Whale Snot-Sampling Drones Help Australian Researchers Understand Viruses
A custom UAV has changed sample collection on whale snot which has typically been an intrusive and imperfect endeavor.
Biologists rely on evidence-based data and hard cold facts like any other science, with the proliferation of modern tools and technological methods only enhancing their quest for more, and newer information. For Australian virologists from Macquarie University in Sidney, that means utilizing unmanned aerial vehicles to successfully collect and sample whale snot as it spouts out of their blowholes, as the research paper explains, in order to study and analyze the viruses and pathogens found therein.
According to Stat, not only does this aerial approach provide a far less invasive method in studying these animals, but the collected data allows researchers to more accurately determine how viruses evolve between hosts. Additionally, virologists have found viruses related to common cold pathogens in human beings in some of the sampled mucus.
“The proxies that we have for whale health at the moment are only from stranded animals and animals whose health has already been compromised,” said Jemma Geoghegan, Macquarie University virologist and leader of the drone-infused study. “If we could sample from seemingly healthy whales in their natural environment, it might tell us more about this aquatic virosphere that we know so little of at the moment.”
Fortunately, a local drone manufacturer designed a custom UAV for Geoghegan, so her team can effectively forego disturbing whales with boats and sampling poles for a more nuanced, unobtrusive manner.
Regarding the practical application of the drone in collecting snot samples, it’s fairly simple. Whales are tracked by researchers, with the requisite drone flying nearby and ready for action. Once a whale surfaces to blow snot out of its blowhole, the UAV whirrs by and opens a flap, so that the excreted liquid is caught. The flap then closes to allow the drone to return to its hub with a safely contained sample.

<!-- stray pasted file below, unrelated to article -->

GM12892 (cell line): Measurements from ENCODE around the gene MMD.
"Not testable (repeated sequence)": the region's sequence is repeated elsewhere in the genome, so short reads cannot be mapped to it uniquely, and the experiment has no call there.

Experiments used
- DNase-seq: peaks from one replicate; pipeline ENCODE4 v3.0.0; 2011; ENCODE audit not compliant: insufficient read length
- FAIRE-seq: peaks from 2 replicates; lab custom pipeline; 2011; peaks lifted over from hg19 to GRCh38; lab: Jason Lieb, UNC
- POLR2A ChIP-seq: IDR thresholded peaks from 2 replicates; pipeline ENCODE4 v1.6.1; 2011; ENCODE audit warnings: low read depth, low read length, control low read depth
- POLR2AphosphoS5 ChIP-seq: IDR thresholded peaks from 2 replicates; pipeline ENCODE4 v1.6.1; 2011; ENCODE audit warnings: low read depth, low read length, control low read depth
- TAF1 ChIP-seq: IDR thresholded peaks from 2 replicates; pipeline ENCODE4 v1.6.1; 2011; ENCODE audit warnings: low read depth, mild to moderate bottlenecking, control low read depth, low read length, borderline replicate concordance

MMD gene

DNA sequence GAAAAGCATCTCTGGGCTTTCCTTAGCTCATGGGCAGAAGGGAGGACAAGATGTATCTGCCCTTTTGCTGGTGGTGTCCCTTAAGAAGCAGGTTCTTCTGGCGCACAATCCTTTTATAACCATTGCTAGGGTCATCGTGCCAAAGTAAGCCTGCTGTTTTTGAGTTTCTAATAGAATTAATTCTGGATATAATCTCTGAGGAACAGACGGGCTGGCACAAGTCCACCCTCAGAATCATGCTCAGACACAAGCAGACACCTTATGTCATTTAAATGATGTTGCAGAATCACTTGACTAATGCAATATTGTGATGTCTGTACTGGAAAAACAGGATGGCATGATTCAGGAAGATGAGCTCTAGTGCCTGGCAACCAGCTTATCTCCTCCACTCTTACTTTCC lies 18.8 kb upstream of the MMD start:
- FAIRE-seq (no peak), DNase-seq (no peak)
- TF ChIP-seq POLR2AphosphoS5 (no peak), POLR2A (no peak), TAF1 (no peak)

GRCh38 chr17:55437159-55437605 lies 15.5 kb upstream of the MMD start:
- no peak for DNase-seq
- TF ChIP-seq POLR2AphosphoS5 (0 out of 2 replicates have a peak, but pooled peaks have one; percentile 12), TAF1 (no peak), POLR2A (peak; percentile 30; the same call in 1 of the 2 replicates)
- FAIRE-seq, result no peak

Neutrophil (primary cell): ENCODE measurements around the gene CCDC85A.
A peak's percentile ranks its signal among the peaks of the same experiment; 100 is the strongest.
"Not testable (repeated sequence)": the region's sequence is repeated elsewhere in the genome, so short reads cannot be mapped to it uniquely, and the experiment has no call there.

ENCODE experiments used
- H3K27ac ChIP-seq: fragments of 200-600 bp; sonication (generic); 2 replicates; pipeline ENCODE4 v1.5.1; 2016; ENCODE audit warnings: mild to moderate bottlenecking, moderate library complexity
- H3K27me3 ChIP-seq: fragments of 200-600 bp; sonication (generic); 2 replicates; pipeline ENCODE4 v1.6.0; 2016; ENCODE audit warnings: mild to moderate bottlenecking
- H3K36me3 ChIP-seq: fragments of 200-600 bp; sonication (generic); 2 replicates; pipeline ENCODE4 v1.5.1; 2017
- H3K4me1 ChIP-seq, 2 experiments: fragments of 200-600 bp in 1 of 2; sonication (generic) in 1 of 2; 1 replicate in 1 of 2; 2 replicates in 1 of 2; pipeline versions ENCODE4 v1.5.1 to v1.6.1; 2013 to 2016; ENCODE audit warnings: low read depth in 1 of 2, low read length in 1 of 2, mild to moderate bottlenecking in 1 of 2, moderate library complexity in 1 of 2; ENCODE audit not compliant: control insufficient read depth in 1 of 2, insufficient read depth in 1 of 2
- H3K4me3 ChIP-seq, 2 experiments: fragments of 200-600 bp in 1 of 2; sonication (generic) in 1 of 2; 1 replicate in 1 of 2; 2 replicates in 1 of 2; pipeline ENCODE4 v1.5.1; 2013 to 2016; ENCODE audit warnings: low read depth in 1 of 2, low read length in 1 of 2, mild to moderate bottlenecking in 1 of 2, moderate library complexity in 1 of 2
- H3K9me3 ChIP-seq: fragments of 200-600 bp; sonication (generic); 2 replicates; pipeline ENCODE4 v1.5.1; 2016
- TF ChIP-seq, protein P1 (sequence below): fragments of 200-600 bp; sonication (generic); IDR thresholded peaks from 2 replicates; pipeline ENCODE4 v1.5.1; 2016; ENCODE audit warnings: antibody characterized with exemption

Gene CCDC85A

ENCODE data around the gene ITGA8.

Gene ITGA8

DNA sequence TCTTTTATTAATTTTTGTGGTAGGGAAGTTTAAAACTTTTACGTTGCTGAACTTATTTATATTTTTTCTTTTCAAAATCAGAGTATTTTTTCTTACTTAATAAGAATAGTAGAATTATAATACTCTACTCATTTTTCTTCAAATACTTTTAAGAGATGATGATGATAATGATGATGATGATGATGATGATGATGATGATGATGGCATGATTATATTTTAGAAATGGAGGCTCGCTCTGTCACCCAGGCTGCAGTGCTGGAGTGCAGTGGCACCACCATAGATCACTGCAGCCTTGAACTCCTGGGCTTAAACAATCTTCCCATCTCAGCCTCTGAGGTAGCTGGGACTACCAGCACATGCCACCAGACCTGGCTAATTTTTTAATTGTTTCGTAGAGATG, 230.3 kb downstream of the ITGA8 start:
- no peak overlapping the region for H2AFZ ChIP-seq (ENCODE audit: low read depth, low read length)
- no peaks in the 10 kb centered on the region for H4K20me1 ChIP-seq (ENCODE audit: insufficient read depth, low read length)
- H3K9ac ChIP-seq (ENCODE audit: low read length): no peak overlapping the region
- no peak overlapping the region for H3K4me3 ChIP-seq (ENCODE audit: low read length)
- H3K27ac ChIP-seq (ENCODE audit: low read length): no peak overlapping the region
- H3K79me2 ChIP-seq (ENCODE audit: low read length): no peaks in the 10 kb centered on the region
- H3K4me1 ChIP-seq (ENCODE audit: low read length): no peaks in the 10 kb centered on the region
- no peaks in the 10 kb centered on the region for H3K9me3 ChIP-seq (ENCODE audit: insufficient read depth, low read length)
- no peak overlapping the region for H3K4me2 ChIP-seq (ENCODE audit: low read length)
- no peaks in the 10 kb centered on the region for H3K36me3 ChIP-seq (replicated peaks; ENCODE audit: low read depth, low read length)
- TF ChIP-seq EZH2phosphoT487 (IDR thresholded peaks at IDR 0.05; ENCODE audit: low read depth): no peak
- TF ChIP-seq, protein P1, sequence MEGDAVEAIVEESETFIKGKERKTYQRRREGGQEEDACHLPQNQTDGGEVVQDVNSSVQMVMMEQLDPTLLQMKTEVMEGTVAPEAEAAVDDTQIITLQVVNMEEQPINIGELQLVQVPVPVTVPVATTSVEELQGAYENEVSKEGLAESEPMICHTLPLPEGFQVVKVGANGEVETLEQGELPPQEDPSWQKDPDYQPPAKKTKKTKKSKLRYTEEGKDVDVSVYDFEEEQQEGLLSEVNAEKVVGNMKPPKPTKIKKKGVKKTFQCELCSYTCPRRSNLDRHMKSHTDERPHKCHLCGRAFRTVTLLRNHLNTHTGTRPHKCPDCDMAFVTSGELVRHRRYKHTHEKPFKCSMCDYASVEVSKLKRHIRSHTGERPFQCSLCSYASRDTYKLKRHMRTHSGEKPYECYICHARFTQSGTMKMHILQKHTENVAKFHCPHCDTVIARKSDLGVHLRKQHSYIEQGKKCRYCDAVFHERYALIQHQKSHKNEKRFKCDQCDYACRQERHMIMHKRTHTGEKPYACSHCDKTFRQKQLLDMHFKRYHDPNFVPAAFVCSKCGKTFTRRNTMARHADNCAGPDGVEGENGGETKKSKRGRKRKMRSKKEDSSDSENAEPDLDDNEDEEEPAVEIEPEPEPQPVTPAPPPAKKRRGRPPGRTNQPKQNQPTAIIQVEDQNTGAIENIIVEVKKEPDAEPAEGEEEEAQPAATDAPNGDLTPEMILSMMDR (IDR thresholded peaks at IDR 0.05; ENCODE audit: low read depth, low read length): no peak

Have a look at this process in action, courtesy of Vanessa Pirotta of the Marine Predator Research Group at Sydney’s Macquarie University.
Waterproofing the camera-drone was naturally the first thing on the list, here. Additionally, designing a drone that could take off and land stably from the rocking of an ocean immersed boat was equally important.
“We went through a few different revisions,” said Geoghegan. “Eventually, it worked perfectly.”
A few miles off Sydney’s shore, the team tracked 19 whales on their yearly migration from Antarctica to Australia, and used the custom drones to collect samples. After genetically sequencing these samples, a wide array of DNA and RNA viruses were identified, many of which were tied to the common cold, encephalitis, and a type of hepatitis.
“The more that we learn about them, the more that we learn that viruses are an integral part of most ecosystems,” said Kenneth Stedman, a virologist and professor at Portland State University.
Drones, of course, have delivered environmental researchers with an unprecedented ability to study and discover all kinds of animals. In central Montana, this even included potentially saving an entire species of ferrets from the sylvatic plague. A 1.5 million supercolony of penguins was discovered entirely due to drone technology, to put this aerial phenomenon into context.
In terms of biological research endeavors on whales, we previously reported on DJI and Ocean Alliance teaming up for the same fluid sample-collecting task. In that particular case, a DJI Inspire 1 quadcopter was used, whereas the Australian counterpart is utilizing a custom-built drone, the major components of which are yet unidentified regarding brand. Nonetheless, it seems that Geoghegan and her team have found a far more animal-friendly and ingenious method of not only doing their job well, but better.
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